Everything in Europe has a ‘but’ attached to it these days. Spain got a bank bailout last week, but it hasn’t convinced the markets. Mario Monti is a great economist and wise man, but he’s losing support for his premiership of Italy. Angela Merkel is listening to the voices that try to persuade her that Germany should bankroll growth, but she hasn’t done anything yet.
The New Democracy party, a grouping that, broadly, wants Greece to stick with the euro and bear more austerity (though it will bargain hard for less) has won… but what its leader, Antonis Samaras, has just got for himself is the worst political job on the continent, and may not be able to deliver. If, in democracy’s cradle, he can forge a coalition, keep to the terms of the bailout his country has received, enact rapid and deep reforms, and preserve democratic rule, he will deserve a place in the pantheon – a Greek word, after all, meaning a temple for the gods.
And so far, he’s been no god. A fellow countryman, the Yale political scientist Stathis Kalyvas, wrote in Foreign Affairs in June that Samaras “is widely seen as representing the corrupt and ineffective Athens political establishment that led the country to ruin”. Yet it’s this man, with all of his history, faults and frailties, on whom the future of Greece – and by many measures, the future of the European Union – depends.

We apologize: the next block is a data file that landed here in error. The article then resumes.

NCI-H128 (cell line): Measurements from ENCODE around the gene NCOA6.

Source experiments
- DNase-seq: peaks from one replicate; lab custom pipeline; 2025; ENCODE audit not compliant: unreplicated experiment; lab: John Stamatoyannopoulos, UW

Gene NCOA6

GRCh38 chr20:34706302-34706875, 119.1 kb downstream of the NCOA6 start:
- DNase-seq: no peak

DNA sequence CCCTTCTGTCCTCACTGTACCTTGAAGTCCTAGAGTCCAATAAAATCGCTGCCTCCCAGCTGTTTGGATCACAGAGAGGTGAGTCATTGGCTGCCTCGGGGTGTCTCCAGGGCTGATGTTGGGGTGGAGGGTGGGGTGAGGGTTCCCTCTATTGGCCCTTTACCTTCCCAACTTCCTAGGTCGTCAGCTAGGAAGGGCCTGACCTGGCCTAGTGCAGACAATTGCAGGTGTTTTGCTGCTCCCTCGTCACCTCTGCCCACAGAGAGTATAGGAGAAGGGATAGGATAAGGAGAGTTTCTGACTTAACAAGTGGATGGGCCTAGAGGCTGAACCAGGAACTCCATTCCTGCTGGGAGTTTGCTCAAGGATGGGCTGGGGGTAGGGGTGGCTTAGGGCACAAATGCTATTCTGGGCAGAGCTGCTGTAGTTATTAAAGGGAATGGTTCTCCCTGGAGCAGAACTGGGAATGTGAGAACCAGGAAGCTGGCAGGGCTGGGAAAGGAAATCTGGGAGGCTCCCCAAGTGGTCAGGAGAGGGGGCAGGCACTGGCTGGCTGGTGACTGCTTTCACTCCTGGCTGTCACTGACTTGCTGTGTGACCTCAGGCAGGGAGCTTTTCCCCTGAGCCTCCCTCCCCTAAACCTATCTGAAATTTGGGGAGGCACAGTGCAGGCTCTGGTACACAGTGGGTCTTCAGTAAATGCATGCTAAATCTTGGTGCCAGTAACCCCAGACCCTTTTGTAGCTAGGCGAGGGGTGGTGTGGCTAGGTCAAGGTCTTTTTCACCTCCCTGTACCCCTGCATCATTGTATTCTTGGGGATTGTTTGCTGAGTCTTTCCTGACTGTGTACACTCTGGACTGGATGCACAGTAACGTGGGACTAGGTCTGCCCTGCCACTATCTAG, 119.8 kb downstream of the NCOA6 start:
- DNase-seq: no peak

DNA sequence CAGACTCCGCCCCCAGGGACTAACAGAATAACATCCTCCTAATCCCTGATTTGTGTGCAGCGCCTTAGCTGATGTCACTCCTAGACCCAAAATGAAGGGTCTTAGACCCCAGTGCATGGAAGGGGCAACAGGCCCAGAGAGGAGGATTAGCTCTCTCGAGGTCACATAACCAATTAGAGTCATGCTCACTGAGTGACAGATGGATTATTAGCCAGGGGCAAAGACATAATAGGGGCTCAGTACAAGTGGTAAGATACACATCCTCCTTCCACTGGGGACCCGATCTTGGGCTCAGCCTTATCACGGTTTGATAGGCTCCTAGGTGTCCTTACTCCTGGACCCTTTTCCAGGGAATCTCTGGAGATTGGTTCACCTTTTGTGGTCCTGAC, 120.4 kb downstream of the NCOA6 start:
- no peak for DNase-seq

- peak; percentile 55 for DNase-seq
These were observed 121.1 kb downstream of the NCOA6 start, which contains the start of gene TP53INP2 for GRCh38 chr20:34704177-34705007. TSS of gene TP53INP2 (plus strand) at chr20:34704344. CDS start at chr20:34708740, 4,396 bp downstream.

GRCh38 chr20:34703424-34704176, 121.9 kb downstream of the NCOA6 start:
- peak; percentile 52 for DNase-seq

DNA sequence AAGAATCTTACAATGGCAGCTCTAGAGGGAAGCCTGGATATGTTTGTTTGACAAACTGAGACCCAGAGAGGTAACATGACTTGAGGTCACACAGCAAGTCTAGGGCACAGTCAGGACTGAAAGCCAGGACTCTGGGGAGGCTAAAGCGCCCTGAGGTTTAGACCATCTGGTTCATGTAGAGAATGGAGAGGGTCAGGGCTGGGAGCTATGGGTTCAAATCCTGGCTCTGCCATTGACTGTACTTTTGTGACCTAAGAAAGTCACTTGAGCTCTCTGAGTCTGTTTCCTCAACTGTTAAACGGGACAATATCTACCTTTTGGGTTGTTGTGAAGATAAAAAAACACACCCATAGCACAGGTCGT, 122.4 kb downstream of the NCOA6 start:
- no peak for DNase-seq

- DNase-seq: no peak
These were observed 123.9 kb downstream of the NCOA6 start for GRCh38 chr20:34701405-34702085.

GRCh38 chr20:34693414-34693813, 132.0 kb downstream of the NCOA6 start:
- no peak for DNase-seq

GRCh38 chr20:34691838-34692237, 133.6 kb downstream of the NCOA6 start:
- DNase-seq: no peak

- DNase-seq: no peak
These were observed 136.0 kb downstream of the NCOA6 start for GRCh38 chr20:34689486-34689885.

That the fate of the vast enterprise of a Greater Europe should come down to the calculations of one Greek politician is terrifying. But it’s the way great projects go. At many turning or tipping points, one event, move or person is – consciously or unconsciously – critical.
The European Union has always been a high-wire act, a fragile thing, rooted less in history than in hope, idealism and an envious desire to be a great power.